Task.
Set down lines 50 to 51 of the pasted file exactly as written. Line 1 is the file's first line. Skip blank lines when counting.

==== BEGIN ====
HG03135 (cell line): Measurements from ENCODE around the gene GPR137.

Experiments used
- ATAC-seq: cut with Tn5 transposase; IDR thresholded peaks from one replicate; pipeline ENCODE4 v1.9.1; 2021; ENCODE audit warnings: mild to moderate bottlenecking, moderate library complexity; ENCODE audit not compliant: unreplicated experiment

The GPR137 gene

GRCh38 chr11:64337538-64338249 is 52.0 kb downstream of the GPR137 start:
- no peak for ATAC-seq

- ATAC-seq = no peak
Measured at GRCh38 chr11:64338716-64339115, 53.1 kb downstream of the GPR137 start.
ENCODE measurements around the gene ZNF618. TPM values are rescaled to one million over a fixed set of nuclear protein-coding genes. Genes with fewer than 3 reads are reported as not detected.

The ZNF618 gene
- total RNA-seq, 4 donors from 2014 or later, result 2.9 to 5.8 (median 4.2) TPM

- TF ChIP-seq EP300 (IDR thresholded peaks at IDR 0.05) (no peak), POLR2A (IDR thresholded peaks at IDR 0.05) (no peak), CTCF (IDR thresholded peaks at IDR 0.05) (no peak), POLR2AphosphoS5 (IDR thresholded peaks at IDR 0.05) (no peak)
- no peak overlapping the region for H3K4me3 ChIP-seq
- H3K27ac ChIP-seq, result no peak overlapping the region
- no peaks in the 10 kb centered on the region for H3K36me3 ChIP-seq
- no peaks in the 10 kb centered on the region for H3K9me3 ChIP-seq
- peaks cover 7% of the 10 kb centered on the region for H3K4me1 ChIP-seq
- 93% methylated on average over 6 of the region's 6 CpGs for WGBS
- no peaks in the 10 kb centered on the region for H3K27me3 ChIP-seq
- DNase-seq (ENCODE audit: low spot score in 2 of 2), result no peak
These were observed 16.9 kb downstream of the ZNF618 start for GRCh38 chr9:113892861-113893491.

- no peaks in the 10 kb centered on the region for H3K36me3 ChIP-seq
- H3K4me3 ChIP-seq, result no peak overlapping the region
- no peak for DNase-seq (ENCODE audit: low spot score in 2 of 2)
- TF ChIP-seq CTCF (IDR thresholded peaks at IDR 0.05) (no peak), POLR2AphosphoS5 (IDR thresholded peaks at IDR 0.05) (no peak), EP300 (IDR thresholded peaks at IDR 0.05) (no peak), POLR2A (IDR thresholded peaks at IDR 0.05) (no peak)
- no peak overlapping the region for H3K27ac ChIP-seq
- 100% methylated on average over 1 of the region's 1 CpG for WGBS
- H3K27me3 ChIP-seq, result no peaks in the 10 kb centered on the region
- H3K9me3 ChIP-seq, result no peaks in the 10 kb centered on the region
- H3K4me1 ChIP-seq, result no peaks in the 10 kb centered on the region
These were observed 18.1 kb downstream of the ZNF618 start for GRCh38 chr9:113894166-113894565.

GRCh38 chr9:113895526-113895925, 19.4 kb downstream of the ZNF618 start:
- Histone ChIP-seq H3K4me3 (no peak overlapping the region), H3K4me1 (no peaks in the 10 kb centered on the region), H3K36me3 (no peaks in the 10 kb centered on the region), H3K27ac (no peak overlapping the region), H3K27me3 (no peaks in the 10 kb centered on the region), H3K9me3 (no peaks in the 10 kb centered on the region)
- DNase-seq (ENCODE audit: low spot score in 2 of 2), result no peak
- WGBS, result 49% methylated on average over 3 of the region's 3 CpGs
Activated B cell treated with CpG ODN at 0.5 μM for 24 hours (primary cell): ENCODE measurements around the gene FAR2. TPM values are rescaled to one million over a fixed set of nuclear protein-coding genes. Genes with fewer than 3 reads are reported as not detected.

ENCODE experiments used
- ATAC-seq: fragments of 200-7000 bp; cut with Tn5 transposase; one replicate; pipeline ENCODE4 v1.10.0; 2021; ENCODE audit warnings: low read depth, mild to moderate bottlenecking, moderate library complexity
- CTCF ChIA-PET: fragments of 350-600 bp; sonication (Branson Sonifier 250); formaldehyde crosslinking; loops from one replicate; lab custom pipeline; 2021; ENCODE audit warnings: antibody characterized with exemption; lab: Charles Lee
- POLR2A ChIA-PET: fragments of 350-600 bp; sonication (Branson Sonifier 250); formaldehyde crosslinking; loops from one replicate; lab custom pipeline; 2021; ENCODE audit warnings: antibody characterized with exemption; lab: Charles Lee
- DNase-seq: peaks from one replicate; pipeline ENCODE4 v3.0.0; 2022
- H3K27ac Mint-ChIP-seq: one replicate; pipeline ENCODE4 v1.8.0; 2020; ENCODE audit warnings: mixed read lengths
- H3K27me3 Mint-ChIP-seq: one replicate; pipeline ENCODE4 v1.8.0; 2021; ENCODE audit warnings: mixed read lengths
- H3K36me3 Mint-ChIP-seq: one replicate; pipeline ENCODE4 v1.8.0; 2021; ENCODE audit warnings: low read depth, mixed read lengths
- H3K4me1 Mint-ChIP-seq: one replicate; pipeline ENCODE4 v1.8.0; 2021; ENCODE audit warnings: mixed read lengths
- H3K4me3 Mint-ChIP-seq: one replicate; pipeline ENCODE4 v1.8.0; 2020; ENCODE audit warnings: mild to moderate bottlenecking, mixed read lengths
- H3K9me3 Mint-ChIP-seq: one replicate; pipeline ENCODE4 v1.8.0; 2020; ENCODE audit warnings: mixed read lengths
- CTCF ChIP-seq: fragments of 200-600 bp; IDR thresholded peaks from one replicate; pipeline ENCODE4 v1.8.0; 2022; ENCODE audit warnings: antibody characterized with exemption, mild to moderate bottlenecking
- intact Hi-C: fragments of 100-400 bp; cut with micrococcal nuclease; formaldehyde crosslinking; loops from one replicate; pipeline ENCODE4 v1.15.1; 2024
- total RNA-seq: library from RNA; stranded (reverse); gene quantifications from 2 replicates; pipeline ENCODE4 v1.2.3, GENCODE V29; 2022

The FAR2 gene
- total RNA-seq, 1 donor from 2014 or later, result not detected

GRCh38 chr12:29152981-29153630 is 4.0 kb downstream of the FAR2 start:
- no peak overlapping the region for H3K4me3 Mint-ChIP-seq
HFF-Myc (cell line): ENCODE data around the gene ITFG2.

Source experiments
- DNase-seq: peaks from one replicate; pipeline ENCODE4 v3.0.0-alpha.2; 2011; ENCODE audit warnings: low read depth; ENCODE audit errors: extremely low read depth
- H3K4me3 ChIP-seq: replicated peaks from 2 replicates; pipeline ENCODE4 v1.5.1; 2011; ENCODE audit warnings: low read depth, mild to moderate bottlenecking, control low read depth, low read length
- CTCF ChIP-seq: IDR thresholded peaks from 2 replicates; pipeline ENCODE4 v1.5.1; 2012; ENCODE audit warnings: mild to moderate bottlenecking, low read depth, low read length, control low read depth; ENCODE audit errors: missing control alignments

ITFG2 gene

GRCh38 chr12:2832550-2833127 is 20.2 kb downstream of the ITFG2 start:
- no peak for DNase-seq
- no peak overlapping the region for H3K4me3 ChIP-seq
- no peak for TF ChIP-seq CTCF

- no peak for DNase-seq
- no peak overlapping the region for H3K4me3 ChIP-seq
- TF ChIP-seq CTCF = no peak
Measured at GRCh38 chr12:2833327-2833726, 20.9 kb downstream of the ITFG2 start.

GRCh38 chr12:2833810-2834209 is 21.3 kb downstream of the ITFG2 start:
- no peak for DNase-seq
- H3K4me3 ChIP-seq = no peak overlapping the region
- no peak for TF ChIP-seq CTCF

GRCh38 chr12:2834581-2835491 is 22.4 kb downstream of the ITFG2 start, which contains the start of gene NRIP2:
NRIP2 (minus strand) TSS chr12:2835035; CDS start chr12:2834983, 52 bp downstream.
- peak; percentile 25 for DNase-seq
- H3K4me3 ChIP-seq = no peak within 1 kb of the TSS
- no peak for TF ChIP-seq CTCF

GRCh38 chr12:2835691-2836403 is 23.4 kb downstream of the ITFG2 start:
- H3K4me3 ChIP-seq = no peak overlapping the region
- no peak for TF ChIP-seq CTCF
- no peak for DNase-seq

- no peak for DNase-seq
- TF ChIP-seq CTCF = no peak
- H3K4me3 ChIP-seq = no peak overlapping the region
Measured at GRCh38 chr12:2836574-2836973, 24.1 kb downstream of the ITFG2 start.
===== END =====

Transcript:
- total RNA-seq: library from RNA; stranded (reverse); gene quantifications from 2 replicates; pipeline ENCODE4 v1.2.3, GENCODE V29; 2022

The FAR2 gene